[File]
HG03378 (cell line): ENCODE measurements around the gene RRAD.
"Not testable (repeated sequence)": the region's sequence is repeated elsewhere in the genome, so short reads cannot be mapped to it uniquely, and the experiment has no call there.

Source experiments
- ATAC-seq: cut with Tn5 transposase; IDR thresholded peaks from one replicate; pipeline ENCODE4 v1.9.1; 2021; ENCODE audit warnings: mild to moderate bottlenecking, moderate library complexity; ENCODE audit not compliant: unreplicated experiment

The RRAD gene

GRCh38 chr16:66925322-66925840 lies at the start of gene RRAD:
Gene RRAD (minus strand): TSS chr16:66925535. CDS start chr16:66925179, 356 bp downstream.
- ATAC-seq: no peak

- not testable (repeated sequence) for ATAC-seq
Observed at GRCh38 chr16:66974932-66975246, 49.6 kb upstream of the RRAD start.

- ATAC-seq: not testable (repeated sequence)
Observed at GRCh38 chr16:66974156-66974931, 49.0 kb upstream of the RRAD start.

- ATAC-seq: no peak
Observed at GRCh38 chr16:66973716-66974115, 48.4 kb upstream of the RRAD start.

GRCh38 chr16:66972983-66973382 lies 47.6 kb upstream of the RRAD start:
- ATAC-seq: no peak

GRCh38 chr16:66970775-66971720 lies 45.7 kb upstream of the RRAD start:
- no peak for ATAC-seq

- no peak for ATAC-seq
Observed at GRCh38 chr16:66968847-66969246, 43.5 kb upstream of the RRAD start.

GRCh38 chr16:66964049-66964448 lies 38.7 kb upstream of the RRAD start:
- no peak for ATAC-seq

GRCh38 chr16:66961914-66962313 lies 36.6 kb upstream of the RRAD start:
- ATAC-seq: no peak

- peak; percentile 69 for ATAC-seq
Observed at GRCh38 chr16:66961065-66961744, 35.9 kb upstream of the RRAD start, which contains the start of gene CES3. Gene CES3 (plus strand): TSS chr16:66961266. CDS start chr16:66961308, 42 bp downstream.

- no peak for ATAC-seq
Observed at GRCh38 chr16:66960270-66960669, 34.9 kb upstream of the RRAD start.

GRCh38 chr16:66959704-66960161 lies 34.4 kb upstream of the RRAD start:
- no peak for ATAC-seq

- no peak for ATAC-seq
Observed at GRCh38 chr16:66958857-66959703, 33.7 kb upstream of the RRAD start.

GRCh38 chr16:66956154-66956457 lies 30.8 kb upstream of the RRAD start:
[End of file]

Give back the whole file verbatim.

HG03378 (cell line): ENCODE measurements around the gene RRAD.
"Not testable (repeated sequence)": the region's sequence is repeated elsewhere in the genome, so short reads cannot be mapped to it uniquely, and the experiment has no call there.

Source experiments
- ATAC-seq: cut with Tn5 transposase; IDR thresholded peaks from one replicate; pipeline ENCODE4 v1.9.1; 2021; ENCODE audit warnings: mild to moderate bottlenecking, moderate library complexity; ENCODE audit not compliant: unreplicated experiment

The RRAD gene

GRCh38 chr16:66925322-66925840 lies at the start of gene RRAD:
Gene RRAD (minus strand): TSS chr16:66925535. CDS start chr16:66925179, 356 bp downstream.
- ATAC-seq: no peak

- not testable (repeated sequence) for ATAC-seq
Observed at GRCh38 chr16:66974932-66975246, 49.6 kb upstream of the RRAD start.

- ATAC-seq: not testable (repeated sequence)
Observed at GRCh38 chr16:66974156-66974931, 49.0 kb upstream of the RRAD start.

- ATAC-seq: no peak
Observed at GRCh38 chr16:66973716-66974115, 48.4 kb upstream of the RRAD start.

GRCh38 chr16:66972983-66973382 lies 47.6 kb upstream of the RRAD start:
- ATAC-seq: no peak

GRCh38 chr16:66970775-66971720 lies 45.7 kb upstream of the RRAD start:
- no peak for ATAC-seq

- no peak for ATAC-seq
Observed at GRCh38 chr16:66968847-66969246, 43.5 kb upstream of the RRAD start.

GRCh38 chr16:66964049-66964448 lies 38.7 kb upstream of the RRAD start:
- no peak for ATAC-seq

GRCh38 chr16:66961914-66962313 lies 36.6 kb upstream of the RRAD start:
- ATAC-seq: no peak

- peak; percentile 69 for ATAC-seq
Observed at GRCh38 chr16:66961065-66961744, 35.9 kb upstream of the RRAD start, which contains the start of gene CES3. Gene CES3 (plus strand): TSS chr16:66961266. CDS start chr16:66961308, 42 bp downstream.

- no peak for ATAC-seq
Observed at GRCh38 chr16:66960270-66960669, 34.9 kb upstream of the RRAD start.

GRCh38 chr16:66959704-66960161 lies 34.4 kb upstream of the RRAD start:
- no peak for ATAC-seq

- no peak for ATAC-seq
Observed at GRCh38 chr16:66958857-66959703, 33.7 kb upstream of the RRAD start.

GRCh38 chr16:66956154-66956457 lies 30.8 kb upstream of the RRAD start: